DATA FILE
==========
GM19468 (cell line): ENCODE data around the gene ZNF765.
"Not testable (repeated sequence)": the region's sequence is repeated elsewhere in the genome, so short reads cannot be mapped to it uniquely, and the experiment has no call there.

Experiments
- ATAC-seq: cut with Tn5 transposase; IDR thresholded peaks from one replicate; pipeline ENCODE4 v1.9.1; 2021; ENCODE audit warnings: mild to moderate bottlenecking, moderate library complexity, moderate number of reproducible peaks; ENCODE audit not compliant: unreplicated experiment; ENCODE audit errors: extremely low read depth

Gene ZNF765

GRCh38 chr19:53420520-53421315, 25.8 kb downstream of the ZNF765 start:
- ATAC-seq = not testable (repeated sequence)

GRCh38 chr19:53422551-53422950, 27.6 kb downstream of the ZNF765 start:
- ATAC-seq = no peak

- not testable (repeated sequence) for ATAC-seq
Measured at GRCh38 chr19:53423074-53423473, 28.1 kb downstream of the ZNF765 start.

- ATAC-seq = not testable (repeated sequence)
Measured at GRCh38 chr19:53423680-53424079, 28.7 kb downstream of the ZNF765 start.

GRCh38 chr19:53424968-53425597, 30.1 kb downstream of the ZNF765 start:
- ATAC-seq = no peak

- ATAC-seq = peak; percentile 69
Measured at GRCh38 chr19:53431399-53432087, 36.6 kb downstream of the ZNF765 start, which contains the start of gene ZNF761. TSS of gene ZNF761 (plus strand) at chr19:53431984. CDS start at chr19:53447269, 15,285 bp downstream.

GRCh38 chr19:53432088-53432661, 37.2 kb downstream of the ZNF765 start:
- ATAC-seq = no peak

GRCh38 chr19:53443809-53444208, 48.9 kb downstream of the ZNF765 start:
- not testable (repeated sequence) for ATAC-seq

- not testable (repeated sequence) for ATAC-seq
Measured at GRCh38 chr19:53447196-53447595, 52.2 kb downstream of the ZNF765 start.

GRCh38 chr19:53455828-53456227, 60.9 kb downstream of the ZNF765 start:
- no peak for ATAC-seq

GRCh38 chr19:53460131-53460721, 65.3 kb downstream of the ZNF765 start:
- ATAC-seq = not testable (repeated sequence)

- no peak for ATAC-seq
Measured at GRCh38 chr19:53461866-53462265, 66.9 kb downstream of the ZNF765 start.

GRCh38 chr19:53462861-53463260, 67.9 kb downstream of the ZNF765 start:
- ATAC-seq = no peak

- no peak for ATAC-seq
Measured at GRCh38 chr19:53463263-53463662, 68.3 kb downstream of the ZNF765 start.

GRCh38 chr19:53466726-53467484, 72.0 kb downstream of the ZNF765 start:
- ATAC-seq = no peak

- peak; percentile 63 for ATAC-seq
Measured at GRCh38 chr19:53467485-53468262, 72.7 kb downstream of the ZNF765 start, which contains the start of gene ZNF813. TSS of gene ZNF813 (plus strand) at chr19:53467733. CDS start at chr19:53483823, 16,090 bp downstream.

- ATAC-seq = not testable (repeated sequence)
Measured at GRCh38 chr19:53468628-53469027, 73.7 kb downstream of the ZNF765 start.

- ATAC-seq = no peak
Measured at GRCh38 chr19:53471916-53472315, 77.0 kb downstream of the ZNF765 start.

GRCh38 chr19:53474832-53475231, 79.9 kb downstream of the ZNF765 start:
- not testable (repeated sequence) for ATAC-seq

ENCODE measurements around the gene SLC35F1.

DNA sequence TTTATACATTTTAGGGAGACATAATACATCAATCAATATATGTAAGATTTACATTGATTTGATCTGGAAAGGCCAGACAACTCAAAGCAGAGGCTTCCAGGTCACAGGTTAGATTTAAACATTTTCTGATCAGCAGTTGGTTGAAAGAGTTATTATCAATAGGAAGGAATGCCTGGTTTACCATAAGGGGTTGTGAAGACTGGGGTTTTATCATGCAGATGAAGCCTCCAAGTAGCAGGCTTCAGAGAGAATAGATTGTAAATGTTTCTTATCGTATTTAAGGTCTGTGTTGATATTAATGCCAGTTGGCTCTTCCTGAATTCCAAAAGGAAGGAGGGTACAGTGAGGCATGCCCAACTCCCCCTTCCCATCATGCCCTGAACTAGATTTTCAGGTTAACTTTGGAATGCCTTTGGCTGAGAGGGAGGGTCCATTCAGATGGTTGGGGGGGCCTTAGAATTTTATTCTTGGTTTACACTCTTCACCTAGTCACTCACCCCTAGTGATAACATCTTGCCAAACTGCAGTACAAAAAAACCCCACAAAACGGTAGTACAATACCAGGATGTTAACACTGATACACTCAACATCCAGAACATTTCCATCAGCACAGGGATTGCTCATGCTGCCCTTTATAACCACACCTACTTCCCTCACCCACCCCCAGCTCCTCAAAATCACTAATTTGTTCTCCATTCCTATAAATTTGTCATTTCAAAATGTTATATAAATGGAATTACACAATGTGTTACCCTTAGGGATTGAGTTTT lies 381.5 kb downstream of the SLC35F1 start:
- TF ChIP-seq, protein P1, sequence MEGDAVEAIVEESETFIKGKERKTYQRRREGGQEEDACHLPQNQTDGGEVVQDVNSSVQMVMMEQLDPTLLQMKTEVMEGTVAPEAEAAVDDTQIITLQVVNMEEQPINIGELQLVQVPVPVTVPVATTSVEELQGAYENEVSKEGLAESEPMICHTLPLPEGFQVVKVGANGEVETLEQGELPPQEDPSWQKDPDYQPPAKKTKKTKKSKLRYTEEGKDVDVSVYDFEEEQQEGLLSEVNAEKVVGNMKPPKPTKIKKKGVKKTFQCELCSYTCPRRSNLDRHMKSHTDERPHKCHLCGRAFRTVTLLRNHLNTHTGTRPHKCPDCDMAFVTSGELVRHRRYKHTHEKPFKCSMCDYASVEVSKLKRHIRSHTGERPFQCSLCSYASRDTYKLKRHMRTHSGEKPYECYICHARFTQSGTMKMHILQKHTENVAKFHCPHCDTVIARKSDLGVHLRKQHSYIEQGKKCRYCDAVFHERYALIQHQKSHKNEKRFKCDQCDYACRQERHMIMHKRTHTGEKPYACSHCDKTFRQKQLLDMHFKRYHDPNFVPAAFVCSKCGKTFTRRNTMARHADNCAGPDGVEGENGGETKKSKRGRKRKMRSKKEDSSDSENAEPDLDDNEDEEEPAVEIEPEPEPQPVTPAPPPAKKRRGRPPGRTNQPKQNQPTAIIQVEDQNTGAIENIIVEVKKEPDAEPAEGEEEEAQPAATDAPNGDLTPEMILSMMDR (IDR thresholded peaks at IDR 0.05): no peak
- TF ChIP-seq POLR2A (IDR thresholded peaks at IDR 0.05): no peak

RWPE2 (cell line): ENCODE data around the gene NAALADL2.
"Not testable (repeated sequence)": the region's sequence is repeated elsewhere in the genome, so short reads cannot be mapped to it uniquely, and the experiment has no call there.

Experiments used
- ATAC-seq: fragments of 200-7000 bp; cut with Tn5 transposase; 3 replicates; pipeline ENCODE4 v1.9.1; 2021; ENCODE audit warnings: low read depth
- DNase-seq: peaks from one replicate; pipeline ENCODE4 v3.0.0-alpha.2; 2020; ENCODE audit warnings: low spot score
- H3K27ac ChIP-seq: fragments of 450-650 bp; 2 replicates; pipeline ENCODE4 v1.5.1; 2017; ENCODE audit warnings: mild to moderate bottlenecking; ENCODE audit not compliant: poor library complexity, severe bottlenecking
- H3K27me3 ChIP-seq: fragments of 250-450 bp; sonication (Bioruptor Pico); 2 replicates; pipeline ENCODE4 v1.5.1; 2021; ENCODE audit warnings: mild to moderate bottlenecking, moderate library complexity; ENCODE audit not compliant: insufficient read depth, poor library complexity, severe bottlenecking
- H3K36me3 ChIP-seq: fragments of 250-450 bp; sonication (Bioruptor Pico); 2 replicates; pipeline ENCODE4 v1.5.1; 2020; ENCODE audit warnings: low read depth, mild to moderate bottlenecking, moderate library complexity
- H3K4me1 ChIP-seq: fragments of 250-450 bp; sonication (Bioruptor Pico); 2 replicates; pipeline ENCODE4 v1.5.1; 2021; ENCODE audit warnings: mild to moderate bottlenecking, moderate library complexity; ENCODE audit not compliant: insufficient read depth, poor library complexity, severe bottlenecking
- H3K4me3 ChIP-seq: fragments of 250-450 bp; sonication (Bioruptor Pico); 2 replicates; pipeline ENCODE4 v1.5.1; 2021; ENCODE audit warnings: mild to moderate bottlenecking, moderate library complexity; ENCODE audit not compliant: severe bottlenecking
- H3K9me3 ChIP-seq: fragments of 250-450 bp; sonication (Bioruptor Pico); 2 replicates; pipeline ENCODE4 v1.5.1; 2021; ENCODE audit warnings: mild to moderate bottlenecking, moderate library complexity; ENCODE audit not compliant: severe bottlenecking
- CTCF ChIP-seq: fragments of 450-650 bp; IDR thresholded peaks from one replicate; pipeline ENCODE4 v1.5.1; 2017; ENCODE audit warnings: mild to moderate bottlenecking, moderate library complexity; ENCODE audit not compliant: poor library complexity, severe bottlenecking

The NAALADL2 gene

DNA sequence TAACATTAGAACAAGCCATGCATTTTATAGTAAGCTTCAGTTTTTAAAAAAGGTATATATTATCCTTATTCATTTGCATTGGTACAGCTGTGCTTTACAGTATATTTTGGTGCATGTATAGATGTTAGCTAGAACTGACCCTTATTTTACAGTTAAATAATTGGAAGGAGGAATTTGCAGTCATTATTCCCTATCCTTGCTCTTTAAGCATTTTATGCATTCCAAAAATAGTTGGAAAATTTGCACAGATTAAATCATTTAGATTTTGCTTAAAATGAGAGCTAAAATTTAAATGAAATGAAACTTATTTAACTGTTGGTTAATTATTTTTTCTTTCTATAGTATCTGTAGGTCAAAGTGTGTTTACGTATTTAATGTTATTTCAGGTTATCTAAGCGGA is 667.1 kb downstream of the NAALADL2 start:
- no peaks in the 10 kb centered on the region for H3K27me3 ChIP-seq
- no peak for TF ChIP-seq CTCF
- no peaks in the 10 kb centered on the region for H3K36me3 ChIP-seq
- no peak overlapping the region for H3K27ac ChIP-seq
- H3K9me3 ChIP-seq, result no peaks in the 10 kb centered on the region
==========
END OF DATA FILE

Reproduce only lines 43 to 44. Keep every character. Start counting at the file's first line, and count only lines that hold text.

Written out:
- not testable (repeated sequence) for ATAC-seq

ENCODE measurements around the gene SLC35F1.